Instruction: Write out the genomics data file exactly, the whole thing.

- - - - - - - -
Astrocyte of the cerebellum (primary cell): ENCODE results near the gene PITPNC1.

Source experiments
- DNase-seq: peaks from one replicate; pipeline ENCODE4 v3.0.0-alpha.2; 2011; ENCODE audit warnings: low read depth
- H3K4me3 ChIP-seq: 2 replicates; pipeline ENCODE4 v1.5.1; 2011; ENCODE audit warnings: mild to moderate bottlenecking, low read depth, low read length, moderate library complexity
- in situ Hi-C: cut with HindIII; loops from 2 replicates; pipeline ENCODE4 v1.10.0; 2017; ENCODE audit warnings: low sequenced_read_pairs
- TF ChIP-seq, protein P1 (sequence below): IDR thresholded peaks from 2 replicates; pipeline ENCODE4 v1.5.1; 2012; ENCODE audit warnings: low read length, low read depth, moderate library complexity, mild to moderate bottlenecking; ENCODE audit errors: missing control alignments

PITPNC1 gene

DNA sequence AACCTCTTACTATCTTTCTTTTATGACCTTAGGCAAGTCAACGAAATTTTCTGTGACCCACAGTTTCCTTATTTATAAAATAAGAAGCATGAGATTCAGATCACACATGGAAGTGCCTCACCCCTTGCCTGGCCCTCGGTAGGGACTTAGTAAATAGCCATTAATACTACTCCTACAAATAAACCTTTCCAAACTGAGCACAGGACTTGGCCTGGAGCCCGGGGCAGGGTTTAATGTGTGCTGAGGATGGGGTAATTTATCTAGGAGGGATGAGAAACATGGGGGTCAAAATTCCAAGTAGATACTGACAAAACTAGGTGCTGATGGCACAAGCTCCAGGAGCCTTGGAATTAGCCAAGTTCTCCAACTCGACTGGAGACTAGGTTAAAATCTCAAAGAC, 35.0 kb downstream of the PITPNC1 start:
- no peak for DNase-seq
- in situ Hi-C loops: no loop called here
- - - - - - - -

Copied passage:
Astrocyte of the cerebellum (primary cell): ENCODE results near the gene PITPNC1.

Source experiments
- DNase-seq: peaks from one replicate; pipeline ENCODE4 v3.0.0-alpha.2; 2011; ENCODE audit warnings: low read depth
- H3K4me3 ChIP-seq: 2 replicates; pipeline ENCODE4 v1.5.1; 2011; ENCODE audit warnings: mild to moderate bottlenecking, low read depth, low read length, moderate library complexity
- in situ Hi-C: cut with HindIII; loops from 2 replicates; pipeline ENCODE4 v1.10.0; 2017; ENCODE audit warnings: low sequenced_read_pairs
- TF ChIP-seq, protein P1 (sequence below): IDR thresholded peaks from 2 replicates; pipeline ENCODE4 v1.5.1; 2012; ENCODE audit warnings: low read length, low read depth, moderate library complexity, mild to moderate bottlenecking; ENCODE audit errors: missing control alignments

PITPNC1 gene

DNA sequence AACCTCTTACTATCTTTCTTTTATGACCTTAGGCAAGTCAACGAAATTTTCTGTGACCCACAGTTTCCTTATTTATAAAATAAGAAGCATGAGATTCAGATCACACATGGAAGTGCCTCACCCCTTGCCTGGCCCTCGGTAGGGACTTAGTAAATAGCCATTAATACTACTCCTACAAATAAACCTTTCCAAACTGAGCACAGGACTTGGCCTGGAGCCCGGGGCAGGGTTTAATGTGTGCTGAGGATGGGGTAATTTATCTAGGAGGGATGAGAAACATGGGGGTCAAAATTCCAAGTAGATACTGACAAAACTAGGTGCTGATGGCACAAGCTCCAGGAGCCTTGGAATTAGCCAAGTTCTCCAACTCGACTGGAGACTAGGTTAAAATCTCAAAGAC, 35.0 kb downstream of the PITPNC1 start:
- no peak for DNase-seq
- in situ Hi-C loops: no loop called here